Customer Reviews

Peter Hitchens is a very smart man and I found his book well structured and easy read.
Mark Bernhardi
I was attracted to read this book because of my familiarity with Peter Hitchens and his brother Christopher Hitchens.
Narut Ujnat
I just think he could have accomplished that objective more effectively in a lot less space.
Adamantius

Most Helpful Customer Reviews

187 of 200 people found the following review helpful By Narut Ujnat VINE VOICE on April 26, 2010
Format: Hardcover Vine Customer Review of Free Product ( What's this? )
I was attracted to read this book because of my familiarity with Peter Hitchens and his brother Christopher Hitchens. Both have become public intellectuals of varying degree. And both, as it turns out, have books being released this summer. I was excited when I got the opportunity to read this book, so provocatively titled "The Rage Against God."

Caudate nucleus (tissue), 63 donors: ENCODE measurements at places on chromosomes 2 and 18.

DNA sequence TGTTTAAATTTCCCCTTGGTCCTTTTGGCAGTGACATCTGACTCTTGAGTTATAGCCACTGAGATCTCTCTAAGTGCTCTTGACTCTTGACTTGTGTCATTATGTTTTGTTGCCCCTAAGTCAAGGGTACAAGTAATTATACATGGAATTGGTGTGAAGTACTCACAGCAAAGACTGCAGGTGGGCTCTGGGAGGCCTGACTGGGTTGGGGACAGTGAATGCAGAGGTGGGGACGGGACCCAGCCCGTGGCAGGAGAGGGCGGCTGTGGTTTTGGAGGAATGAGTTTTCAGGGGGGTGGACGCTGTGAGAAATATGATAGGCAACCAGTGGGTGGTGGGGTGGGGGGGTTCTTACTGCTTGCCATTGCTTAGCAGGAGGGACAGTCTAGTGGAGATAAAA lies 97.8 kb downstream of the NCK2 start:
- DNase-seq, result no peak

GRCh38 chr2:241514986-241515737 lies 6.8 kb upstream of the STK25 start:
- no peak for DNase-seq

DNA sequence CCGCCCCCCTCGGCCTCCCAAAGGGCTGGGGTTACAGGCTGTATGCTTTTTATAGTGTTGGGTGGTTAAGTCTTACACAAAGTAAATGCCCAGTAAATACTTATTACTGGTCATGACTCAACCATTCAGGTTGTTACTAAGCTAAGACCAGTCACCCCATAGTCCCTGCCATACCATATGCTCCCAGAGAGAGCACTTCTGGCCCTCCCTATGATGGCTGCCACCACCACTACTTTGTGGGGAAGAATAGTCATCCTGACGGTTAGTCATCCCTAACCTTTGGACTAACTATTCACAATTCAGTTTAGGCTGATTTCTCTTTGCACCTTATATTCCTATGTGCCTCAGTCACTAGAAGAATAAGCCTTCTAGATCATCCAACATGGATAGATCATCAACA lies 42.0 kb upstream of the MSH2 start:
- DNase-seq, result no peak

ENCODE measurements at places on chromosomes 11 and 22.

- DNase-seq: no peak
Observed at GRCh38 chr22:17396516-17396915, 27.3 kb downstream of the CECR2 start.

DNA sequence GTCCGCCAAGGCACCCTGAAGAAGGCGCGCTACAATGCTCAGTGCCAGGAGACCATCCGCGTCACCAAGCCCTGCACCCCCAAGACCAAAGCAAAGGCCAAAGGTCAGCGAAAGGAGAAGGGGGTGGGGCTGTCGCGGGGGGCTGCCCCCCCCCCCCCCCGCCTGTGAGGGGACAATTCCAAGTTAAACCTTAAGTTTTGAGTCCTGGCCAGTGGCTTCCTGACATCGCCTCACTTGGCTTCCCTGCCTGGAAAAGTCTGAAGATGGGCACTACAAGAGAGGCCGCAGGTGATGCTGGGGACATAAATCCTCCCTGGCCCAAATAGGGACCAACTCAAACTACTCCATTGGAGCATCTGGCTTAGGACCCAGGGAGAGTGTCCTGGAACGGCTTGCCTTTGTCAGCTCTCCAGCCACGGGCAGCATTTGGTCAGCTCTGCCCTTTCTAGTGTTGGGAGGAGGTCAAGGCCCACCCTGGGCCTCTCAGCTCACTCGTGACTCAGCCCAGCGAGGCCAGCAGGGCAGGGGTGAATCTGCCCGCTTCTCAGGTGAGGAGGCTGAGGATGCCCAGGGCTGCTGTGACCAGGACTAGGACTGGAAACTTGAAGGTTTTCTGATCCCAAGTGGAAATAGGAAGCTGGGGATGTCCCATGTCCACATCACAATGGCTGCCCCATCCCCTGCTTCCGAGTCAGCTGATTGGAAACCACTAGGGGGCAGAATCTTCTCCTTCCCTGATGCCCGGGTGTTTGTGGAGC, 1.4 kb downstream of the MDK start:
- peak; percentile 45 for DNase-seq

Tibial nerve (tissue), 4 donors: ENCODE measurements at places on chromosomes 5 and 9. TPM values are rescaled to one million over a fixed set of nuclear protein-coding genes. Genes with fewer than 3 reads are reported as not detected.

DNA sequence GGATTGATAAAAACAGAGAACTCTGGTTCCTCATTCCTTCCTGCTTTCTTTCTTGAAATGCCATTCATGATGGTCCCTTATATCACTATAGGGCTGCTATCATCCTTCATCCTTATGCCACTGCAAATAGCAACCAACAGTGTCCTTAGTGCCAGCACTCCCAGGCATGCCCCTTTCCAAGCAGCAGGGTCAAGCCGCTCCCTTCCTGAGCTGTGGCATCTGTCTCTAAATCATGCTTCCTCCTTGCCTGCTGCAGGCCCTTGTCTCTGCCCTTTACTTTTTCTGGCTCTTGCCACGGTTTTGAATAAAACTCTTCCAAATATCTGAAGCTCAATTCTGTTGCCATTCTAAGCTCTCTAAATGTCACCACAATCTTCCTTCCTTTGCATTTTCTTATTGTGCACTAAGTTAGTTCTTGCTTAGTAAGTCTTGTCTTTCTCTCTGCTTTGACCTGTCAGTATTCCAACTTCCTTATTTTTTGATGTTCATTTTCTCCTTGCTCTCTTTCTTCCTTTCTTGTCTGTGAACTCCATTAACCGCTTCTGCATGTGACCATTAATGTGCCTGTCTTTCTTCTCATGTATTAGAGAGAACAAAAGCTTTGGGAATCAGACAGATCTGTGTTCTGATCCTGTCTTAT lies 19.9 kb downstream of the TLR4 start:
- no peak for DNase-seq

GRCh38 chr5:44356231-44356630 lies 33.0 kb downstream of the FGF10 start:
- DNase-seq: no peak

This book is very much a testimonial (and an apologetic as well) of a man's life lived in the rapidly changing Britain (and West) of the post-WWII ear through today. Hitchens description of the Britain of his youth is accurate in the narrative of a nation that has slowly ossified and changed from what was a person living in Great Britain would have known prior to WWI. The public confidence in British institutions has greatly changed (witness the wrangling over Princess Diana's death by Queen Elizabeth II, for example) The relevance of Christian life in public life that was common-place and expected, whether at Christmas time or Easter was unquestioned. Hitchens describes how these touchstones have rapidly disappeared to the point where public pronouncements of religious faith are mocked and shunned to the extent that expression becomes an oddity. Witness the Church Of England abandoning so much of the liturgy that was known prior to WWII by almost all Brits. Today, even Biblical history is rapidly disappearing from public life.